STORY: "14,800 N.J. drug cases potentially undermined after faked lab test, judge says," by reporter S.P. Sullivan published by New Jersey Advance Media on June 29, 2016. (Thanks to the phenomenal criminal justice scribe Radley Balko of 'The Watch' (Washington Post), for bringing this story to our attention,)
PHOTO CAPTION: "Assistant Attorney General Michael Williams speaks at a hearing held by Judge Edward A. Jerejian to discuss how to handle potentially hundreds of challenges to drug convictions stemming from a State Police lab technician accused of falsifying results in a marijuana case."
GIST: The number of drug cases potentially undermined by a State Police lab technician accused of fabricating test results in a single marijuana analysis is even higher than the thousands prosecutors had already identified, the judge handling the matter said Wednesday. It could be about 14,800 cases, according to Judge Edward A. Jerejian, who was appointed by the state Supreme Court to field conviction challenges stemming from the disclosure that chemist Kamalkant Shah allegedly faked a test result. The judge held a preliminary hearing in Bergen County on Wednesday to lay out the process for vetting such claims. The state Division of Criminal Justice alerted law enforcement earlier this year that Shah, who has since retired, was observed in December "dry-labbing" evidence in the marijuana case — essentially recording a positive identification without properly analyzing the sample. Shah, whose attorney declined comment, is now the subject of a criminal investigation. That single incident leaves local, county and state authorities open to challenges to the convictions of any case Shah touched during his time at the North Regional Laboratory in Little Falls. Jerejian said Wednesday that the court was "anticipating hundreds, if not thousands of cases." The judge also said that a prior tally of cases potentially affected — 7,827 where Shah was the primary examiner, 970 where he performed peer review and 1,622 cases where he conducted administrative review — was inaccurate because of "math errors" that left out some cases with multiple defendants. "The actual universe is around 14,800 cases," he said at the Wednesday hearing. The number of defendants who see their convictions overturned will likely be far lower, but neither prosecutors nor defense attorneys could say by how much. Jerejian was appointed to handle only those cases that resulted in a conviction."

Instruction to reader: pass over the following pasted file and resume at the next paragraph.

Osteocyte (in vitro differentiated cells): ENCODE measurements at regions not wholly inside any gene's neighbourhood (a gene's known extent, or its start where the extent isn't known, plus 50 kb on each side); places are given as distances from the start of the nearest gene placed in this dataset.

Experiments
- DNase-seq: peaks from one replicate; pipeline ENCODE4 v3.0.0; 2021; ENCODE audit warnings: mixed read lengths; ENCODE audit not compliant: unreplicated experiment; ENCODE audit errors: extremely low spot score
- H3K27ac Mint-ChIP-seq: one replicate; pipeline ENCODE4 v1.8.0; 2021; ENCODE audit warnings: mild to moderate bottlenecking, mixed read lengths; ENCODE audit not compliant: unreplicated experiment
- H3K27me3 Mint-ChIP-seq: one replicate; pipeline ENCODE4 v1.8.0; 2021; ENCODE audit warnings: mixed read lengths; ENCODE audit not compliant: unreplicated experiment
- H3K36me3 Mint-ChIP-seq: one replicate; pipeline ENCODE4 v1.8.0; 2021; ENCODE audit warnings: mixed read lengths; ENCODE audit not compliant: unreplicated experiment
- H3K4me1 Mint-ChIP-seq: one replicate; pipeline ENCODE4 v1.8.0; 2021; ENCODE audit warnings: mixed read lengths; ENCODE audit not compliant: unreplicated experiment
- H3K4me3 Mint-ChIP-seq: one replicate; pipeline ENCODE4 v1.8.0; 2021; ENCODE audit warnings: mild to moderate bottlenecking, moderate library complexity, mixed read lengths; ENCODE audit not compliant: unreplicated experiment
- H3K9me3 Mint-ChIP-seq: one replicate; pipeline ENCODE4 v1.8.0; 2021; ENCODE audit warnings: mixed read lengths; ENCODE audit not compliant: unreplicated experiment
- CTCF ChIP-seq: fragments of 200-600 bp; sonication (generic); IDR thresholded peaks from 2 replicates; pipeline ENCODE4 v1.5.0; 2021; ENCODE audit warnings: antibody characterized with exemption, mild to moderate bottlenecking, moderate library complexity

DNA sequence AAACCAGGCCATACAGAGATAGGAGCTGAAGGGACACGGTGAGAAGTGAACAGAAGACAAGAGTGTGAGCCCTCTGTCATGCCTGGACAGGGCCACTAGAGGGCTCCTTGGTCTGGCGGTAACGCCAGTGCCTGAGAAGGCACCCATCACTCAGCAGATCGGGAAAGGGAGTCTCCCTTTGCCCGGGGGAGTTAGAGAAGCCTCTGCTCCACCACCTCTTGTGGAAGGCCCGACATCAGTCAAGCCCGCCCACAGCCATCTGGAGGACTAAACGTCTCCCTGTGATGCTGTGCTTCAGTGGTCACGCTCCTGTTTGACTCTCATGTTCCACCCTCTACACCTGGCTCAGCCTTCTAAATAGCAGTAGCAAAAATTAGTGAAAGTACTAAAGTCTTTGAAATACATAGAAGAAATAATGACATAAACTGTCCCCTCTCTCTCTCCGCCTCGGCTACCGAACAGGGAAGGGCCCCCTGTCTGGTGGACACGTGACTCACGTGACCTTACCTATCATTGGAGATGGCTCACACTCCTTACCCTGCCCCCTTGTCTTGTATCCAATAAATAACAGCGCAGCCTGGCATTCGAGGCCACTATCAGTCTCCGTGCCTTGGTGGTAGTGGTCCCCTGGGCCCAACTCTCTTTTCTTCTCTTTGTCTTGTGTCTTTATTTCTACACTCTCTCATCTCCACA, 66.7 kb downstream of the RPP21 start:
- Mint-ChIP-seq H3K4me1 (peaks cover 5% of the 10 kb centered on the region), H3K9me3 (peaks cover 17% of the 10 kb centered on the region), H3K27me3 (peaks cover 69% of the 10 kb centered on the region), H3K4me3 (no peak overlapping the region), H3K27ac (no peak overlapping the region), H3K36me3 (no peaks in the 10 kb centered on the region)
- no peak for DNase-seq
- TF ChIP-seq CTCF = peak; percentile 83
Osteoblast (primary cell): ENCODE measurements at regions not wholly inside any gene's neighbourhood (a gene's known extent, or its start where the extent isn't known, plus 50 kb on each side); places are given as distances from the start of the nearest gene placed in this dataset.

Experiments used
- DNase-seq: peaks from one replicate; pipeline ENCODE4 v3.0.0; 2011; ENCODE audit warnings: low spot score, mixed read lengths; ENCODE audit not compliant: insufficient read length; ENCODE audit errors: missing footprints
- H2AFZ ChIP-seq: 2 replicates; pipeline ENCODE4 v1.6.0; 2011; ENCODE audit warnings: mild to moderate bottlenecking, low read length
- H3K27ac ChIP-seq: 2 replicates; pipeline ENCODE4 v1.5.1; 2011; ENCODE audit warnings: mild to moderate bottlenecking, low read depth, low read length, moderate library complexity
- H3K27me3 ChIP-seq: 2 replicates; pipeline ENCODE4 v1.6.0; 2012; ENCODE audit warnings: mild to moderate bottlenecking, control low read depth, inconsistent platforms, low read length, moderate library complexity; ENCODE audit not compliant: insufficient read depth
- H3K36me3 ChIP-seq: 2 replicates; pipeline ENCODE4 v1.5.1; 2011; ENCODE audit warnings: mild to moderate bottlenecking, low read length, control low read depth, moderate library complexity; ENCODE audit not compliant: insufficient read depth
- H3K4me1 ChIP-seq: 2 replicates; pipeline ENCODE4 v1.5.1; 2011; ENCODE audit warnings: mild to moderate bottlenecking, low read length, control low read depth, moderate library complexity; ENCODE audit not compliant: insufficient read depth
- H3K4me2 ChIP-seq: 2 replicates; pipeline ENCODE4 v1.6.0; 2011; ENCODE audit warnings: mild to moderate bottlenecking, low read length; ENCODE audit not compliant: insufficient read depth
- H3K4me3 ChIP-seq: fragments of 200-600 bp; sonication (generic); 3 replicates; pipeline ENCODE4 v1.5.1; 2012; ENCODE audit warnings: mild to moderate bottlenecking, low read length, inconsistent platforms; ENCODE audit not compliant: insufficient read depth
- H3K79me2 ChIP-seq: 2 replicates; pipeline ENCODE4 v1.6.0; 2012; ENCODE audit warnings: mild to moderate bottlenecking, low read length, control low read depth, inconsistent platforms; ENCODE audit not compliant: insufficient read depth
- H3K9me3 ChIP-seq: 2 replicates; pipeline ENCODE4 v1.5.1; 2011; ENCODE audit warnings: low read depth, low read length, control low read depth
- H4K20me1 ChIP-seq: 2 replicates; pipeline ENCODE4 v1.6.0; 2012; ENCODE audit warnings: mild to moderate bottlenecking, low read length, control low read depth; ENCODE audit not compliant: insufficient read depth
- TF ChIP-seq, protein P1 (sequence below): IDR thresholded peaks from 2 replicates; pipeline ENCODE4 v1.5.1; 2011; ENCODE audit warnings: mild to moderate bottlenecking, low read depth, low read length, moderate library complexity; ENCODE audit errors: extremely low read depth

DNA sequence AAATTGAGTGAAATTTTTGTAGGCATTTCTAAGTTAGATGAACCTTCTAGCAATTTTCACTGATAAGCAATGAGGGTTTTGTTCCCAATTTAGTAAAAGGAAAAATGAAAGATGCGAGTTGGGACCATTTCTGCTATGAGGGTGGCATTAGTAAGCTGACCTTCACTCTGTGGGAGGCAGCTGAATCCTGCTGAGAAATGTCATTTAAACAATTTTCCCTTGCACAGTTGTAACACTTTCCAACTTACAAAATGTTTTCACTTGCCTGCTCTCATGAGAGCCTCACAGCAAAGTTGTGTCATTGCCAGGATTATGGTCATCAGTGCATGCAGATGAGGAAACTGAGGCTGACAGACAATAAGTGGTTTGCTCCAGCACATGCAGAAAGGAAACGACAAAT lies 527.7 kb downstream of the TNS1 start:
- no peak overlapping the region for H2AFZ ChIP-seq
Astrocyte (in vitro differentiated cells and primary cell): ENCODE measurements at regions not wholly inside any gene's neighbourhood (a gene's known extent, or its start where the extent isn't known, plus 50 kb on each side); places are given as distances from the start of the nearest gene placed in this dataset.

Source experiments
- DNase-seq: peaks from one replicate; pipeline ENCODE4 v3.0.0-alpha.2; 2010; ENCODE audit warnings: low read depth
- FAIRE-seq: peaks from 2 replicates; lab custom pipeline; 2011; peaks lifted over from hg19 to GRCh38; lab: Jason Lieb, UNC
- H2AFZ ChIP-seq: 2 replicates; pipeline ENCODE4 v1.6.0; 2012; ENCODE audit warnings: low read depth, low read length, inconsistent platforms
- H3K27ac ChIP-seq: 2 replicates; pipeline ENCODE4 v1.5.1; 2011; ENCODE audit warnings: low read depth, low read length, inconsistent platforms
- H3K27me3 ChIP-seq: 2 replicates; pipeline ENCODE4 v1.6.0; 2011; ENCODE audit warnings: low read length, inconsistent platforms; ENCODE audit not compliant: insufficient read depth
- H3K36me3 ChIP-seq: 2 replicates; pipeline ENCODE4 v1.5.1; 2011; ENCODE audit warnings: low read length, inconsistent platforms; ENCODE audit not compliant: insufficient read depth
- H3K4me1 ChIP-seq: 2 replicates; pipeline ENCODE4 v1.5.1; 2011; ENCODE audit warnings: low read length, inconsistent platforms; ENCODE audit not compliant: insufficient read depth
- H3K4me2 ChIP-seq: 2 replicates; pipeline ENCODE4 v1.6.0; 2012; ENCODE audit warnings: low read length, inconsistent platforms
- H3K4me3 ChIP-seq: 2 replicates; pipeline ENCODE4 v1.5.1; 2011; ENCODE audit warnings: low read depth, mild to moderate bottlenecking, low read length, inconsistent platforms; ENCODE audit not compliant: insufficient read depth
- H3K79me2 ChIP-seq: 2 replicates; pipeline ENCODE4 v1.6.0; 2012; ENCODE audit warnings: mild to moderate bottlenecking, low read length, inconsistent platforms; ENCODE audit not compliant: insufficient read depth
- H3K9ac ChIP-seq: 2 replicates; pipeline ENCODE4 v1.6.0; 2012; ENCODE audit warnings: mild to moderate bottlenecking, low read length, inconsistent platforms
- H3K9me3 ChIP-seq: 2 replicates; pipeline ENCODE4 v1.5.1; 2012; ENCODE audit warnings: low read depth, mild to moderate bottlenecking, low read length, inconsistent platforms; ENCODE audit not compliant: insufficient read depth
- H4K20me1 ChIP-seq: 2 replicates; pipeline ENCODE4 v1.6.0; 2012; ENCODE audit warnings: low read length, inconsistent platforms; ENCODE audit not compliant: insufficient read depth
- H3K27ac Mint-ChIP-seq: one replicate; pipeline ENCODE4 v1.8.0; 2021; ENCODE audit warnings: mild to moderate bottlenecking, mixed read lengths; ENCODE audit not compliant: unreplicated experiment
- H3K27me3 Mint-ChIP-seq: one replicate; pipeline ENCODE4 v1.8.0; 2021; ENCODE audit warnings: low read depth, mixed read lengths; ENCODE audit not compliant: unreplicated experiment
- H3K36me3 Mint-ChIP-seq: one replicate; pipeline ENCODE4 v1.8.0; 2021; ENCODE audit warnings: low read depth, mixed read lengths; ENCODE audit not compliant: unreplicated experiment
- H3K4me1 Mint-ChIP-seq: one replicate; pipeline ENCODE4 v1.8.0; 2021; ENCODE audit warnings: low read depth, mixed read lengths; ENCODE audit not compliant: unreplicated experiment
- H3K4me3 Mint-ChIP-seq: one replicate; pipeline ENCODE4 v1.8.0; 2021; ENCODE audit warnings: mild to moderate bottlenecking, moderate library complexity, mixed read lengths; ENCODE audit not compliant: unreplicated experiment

The entire story can be found at:
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